But since this uses the total time of flight for the ball, it gives the total distance the ball traveled—to the wall and back. If you take that distance and divide by 2, you get the distance from my hand to the wall, which in this case would be 10 meters.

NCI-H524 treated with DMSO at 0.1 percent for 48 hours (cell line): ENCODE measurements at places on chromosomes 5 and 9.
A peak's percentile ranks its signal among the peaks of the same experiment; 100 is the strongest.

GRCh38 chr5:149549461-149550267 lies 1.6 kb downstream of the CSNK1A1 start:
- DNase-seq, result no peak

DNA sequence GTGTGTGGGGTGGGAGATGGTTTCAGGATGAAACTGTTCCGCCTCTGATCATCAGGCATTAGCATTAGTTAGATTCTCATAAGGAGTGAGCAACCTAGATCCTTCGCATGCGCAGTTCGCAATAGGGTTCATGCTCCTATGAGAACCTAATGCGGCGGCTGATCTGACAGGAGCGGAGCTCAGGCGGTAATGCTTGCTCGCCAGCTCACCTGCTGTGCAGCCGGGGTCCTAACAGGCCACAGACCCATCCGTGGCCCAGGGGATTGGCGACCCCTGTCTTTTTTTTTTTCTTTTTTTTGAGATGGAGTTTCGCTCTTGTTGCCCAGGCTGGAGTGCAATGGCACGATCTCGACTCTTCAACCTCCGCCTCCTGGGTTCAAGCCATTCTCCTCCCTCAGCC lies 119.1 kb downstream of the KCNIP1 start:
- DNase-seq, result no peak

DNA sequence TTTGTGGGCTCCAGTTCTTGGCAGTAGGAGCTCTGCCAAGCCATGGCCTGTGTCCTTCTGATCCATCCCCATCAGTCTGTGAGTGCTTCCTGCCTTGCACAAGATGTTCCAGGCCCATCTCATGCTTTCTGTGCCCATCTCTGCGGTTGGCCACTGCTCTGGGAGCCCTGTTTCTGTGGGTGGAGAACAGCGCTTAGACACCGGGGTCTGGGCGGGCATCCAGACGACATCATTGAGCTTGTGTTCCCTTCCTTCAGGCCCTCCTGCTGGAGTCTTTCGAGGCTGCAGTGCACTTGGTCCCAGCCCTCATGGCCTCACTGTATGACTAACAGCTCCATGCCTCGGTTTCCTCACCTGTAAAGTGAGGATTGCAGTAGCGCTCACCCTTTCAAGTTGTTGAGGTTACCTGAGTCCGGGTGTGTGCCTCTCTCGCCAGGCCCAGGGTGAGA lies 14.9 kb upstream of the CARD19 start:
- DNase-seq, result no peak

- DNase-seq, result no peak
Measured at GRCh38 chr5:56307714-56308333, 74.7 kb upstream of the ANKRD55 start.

I like this BallDAR method because you can easily imagine throwing a ball and measuring the time. But lidar is essentially the same idea: Instead of using a ball that travels back and forth, lidar uses light. (That’s the “li” part of lidar.)
Theoretically, you could create a DIY version of lidar with a flashlight or even a laser pointer.
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